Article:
Proposals to axe two bus routes in east Havering and amend another will only “encourage more car use”, some councillors have claimed. 

Under Mayor of London Sadiq Khan’s plans, the 346 (Upminster to Upminster Park) and 347 (Romford to Ockendon) routes would be removed, and the 497 would be extended from Dagnam Park Square in Harold Hill down to Upminster.

Transport for London (TfL) said the move will “simplify the local bus network”. 

However, while the expansion of the 497 has been welcomed by several groups, concerns have been raised regarding the removal of the other two routes. 

Upminster and Cranham Residents Association, comprised of councillors Linda Hawthorn, Oscar Ford, Chris Wilkins, Gillian Ford, Phil Ruck, and John Tyler, has submitted a response to the mayor’s consultation, in which it questions the removal of the 346 and the 347. 

In its submission, the group says that the cutting of both services will result in more car usage, rather than the mayor’s stated aim of providing better bus connections for outer London ahead of the extension of the Ultra Low Emission Zone (ULEZ) later this year. 

Romford Recorder: The current and proposed bus routes in Transport for London's consultationThe current and proposed bus routes in Transport for London's consultation (Image: Transport for London)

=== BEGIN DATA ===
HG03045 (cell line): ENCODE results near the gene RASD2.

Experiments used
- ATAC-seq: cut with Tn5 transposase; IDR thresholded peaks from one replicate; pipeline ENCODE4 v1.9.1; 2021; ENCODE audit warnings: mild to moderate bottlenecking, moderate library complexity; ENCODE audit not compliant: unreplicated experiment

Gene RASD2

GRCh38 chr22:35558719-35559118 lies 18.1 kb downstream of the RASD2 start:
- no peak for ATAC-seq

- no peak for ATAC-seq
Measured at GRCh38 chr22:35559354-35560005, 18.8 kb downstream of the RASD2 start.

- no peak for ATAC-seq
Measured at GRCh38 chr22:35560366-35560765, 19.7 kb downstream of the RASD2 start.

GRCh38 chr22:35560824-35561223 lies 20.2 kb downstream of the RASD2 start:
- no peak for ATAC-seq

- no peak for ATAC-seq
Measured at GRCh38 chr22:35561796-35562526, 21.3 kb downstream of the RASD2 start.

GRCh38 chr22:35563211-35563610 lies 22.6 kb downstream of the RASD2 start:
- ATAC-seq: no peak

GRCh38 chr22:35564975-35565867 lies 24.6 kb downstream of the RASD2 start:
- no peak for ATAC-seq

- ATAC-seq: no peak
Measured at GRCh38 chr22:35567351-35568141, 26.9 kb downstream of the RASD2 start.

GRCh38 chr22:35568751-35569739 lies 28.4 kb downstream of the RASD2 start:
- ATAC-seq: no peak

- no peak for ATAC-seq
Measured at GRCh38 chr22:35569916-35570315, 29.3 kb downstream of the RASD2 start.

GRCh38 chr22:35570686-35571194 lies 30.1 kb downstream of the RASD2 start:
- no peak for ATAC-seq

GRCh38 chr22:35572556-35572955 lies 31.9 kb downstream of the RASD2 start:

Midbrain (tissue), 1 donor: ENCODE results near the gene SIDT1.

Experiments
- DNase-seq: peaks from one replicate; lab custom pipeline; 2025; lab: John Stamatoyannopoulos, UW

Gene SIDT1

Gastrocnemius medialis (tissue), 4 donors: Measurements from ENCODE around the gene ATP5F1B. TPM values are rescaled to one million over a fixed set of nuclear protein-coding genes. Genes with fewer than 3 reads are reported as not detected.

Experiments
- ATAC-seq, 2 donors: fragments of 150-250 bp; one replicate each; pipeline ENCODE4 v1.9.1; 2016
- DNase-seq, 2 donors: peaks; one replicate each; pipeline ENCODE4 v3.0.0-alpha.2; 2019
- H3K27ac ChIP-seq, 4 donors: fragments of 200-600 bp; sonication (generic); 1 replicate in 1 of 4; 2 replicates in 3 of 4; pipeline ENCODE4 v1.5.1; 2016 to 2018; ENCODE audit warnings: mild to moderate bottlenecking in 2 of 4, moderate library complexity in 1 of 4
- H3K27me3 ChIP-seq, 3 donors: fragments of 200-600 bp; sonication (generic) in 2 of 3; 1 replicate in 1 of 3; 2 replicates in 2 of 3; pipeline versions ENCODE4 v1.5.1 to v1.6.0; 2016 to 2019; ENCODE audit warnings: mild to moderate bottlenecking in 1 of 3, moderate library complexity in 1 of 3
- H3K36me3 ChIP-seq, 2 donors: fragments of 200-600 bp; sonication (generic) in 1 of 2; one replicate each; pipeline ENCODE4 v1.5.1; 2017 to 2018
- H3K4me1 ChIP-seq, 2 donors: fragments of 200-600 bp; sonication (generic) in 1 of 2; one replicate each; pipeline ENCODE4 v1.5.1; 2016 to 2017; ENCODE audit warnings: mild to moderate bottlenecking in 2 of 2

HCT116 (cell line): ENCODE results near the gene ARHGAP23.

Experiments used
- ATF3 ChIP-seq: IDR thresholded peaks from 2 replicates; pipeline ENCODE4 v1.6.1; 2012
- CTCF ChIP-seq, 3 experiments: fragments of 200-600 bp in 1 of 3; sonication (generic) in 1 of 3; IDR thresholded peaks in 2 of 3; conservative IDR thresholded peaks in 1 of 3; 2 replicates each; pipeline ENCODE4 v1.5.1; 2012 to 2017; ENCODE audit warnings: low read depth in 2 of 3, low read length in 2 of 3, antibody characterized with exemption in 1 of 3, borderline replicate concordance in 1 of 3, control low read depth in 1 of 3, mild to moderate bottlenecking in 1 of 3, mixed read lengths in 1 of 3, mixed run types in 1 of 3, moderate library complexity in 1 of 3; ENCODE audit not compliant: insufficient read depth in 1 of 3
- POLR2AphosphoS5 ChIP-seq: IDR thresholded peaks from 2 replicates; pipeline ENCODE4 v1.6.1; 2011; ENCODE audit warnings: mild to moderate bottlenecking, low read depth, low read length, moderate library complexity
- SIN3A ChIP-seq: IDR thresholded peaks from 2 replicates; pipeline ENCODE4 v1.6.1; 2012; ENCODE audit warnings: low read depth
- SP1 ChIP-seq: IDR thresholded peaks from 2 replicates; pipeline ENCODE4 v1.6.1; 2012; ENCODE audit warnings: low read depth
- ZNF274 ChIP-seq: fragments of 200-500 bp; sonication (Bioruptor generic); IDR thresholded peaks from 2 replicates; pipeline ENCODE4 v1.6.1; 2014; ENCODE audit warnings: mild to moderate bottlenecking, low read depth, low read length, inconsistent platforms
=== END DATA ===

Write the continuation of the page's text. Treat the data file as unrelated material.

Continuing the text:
The group writes about the likelihood of increased pressures on the 248 bus if the 346 service is removed, due to the schools on its current route. 

“As a consequence, capacity pressures to transport students alongside general passengers will be dramatically increased. The focus of TfL should be in providing alternative means of travel. This will however encourage more car usage rather than less,” they wrote. 

The group adds it also believes the removal of the 347 would negatively impact residents, including those reliant on it to travel to the James Oglethorpe School and employees of businesses who catch the bus to work in the area. 

The consultation on the bus routes come ahead of the extension of the ULEZ on August 29 this year to incorporate the whole of greater London. 

Mr Khan has described the move as necessary to help clean up London’s air, with a £110million scrappage scheme among the announcements to help ease the transition for those impacted. 

However, the level of financial support has been criticised, as has its accessibility. 

The daily £12.50 charge for those driving non-compliant vehicles has also come under scrutiny, with several protests held over the ULEZ extension

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The mayor's office has been contacted for further response.

Upon the launch of the bus consultations, Mr Khan explained: “I’m proud to have announced an ambitious plan for improving the bus network and delivering an increase of more than one million extra kilometres in outer London ahead of the expansion of the ULEZ Londonwide in August this year. 

“I really encourage Londoners to share their views on how TfL can further improve bus services in their area. These exciting improvements will strengthen the alternatives to private car use, and make it much easier to get around key parts of outer London by public transport."   

To submit your view on the proposals, visit the TfL webpage here: